American Heritage® Dictionary of the English Language, Fourth Edition
- Later in time: metestrus.
- At a later stage of development: metanephros.
- Situated behind: metacarpus.
- Change; transformation: metachromatism.
- Alternation: metagenesis.
- Beyond; transcending; more comprehensive: metalinguistics.
- At a higher state of development: metazoan.
- Having undergone metamorphosis: metasomatic.
- Derivative or related chemical substance: metaprotein.
- Of or relating to one of three possible isomers of a benzene ring with two attached chemical groups, in which the carbon atoms with attached groups are separated by one unsubstituted carbon atom: meta-dibromobenzene.
- transcending, encompassing
- Pertaining to a level above or beyond. For example, metadata is data that describes data, metalanguage is language that describes language, etc.
- Having analogies with metaphysics
- pathology Consequent on
- Later or subsequent
- geology Analogies and derivatives of metamorphism
- chemistry Having fewer molecules of water than the ortho- equivalent
- chemistry in isomeric benzene derivatives, having the two substituents in alternate positions; contrasted with ortho- and para-
GNU Webster's 1913
- A prefix meaning between, with, after, behind, over, about, reversely
- Other; duplicate, corresponding to; resembling; hence, metameric.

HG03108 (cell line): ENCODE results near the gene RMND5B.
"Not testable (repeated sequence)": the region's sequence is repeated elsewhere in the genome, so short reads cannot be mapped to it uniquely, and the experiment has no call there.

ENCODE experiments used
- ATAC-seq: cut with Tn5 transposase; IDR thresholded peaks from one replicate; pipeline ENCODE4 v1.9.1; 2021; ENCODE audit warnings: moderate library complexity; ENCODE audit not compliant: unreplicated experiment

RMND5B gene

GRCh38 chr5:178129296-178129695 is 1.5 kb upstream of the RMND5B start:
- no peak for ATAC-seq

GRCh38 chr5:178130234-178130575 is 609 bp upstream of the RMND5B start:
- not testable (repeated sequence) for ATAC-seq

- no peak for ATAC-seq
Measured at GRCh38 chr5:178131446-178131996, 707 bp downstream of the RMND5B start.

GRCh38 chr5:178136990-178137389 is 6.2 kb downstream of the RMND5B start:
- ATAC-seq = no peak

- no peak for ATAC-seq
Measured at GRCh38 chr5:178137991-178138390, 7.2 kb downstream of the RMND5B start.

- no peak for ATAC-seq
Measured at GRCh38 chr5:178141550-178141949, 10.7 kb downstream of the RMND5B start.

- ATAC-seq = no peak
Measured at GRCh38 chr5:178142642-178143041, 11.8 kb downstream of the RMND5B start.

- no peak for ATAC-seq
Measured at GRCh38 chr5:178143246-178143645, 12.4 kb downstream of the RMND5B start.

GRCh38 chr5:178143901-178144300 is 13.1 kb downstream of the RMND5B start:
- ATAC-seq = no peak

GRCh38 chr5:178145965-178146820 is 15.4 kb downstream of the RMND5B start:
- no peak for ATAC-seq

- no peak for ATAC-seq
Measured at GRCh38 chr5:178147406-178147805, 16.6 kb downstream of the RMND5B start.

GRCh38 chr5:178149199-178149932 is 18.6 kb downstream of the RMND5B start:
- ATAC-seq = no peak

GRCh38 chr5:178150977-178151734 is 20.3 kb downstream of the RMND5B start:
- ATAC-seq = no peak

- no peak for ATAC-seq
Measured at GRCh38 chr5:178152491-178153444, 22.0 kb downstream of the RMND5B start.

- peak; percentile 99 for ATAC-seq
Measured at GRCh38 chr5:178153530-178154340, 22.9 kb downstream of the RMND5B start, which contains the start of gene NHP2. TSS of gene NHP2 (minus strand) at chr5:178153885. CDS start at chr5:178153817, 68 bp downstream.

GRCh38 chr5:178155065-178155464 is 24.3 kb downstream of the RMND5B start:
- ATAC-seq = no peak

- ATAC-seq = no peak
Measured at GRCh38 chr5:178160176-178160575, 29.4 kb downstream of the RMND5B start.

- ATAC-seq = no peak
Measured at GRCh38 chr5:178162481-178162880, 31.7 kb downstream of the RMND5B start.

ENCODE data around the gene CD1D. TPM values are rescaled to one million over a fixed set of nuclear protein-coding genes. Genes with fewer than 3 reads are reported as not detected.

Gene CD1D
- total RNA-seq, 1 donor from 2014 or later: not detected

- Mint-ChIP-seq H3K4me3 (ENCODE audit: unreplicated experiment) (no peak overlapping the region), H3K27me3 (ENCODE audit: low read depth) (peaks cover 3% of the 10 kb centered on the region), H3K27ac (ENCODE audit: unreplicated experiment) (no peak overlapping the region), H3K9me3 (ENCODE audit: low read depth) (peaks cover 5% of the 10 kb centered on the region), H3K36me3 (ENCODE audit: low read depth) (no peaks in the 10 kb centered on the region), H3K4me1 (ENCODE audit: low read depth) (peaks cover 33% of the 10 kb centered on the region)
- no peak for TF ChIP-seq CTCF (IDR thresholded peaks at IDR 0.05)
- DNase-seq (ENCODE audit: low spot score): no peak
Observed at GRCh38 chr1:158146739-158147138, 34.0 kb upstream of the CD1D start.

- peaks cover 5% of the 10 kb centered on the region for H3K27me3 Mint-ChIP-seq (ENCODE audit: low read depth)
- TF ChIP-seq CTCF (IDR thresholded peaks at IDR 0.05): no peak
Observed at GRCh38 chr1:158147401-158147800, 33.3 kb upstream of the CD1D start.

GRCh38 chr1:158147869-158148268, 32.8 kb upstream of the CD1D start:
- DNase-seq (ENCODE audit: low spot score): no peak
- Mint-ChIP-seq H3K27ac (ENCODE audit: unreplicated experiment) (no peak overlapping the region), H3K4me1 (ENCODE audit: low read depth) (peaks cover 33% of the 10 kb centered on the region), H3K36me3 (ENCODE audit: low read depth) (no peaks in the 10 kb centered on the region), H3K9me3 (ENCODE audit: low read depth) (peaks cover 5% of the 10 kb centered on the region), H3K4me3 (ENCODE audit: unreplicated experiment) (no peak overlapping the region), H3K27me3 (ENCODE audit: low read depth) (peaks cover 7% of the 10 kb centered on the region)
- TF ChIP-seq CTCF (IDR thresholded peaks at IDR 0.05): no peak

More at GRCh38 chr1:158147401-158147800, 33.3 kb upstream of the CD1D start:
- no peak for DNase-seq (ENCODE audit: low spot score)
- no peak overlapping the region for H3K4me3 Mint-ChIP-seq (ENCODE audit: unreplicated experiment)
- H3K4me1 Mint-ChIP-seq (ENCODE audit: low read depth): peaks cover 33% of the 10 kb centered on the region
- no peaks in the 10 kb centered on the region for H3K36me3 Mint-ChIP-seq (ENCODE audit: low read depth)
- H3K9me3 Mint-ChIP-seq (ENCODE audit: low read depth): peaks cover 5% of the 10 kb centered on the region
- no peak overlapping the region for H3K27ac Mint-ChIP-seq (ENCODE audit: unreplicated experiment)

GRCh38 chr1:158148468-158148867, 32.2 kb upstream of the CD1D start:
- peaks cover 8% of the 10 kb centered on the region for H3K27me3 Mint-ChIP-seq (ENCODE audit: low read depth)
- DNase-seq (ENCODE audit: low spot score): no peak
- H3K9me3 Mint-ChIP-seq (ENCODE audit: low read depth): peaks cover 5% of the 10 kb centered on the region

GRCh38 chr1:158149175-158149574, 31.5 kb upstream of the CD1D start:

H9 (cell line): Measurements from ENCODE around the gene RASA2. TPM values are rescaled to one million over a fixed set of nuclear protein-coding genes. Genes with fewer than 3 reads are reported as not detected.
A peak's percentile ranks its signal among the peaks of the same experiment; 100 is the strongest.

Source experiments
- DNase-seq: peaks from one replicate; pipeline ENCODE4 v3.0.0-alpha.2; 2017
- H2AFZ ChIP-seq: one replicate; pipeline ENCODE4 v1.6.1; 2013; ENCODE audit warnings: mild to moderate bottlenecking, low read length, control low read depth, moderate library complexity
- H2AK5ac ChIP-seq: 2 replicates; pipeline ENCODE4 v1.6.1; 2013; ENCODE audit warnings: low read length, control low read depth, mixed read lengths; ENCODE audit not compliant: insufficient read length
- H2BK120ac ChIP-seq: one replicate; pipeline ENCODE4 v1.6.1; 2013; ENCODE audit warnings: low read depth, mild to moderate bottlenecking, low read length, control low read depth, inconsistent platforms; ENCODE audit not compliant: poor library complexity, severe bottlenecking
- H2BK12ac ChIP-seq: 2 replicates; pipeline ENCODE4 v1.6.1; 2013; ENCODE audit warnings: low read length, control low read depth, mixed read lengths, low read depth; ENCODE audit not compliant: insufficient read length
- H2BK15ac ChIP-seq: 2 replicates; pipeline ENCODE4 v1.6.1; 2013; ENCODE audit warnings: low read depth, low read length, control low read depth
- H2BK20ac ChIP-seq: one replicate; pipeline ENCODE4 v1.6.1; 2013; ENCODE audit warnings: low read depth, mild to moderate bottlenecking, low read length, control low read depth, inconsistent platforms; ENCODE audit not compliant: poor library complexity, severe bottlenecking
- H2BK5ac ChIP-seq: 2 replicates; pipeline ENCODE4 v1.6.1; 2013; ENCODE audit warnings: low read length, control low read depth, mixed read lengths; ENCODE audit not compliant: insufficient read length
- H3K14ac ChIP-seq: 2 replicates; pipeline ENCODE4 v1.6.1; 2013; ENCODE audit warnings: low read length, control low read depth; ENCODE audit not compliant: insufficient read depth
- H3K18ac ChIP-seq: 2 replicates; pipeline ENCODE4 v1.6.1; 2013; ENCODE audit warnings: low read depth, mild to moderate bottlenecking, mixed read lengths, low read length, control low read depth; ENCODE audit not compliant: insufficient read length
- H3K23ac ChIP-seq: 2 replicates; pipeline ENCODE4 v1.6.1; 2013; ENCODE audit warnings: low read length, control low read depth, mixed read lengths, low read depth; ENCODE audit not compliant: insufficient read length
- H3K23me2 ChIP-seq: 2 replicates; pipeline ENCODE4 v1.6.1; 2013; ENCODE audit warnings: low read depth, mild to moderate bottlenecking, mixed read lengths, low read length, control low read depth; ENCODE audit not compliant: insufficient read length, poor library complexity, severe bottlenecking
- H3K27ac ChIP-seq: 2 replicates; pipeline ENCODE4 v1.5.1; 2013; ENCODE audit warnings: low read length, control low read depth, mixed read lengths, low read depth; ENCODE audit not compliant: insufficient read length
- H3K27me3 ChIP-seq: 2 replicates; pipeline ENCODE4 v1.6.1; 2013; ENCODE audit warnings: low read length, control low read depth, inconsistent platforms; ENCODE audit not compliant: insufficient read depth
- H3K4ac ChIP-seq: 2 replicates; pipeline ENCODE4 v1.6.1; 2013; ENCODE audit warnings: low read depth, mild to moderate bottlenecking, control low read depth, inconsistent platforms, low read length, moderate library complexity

- (Organic Chem.) That two replacing radicals, in the benzene nucleus, occupy the
relative positionsof 1 and 3, 2 and 4, 3 and 5, 4 and 6, 5 and 1, or 6 and 2; See Ortho-, and Para-.
- (Inorganic Chem.) Having less than the highest number of hydroxyl groups; -- said of acids. Also used adjectively.
- A prefix meaning at a level above, as in
- From Ancient Greek μετά (meta). (Wiktionary)
- Greek, from meta, beside, after. (American Heritage® Dictionary of the English Language, Fourth Edition)
“Apparently the vagus nerve is sort of a meta- nerve that transits much of the longitudinal axis of the body.”
“It's an exercise in meta- and all the other pseudo-intellectual, self-referential terms that critics toss around when a movie isn't actually about anything.”
“The prefix meta- means “higher” or “more comprehensive.””
“The extreme bending of light that makes spatial cloaking possible requires optical meta- materials made through nanotechnology.”
“The increase in the risk of cancer was based on a meta- analysis of the 26 epidemiological studies.”
“Because I am fascinated by form and the various funny meta- languages it can speak in a poem, I’ve always found a natural ars poetica in the practice of yoga.”
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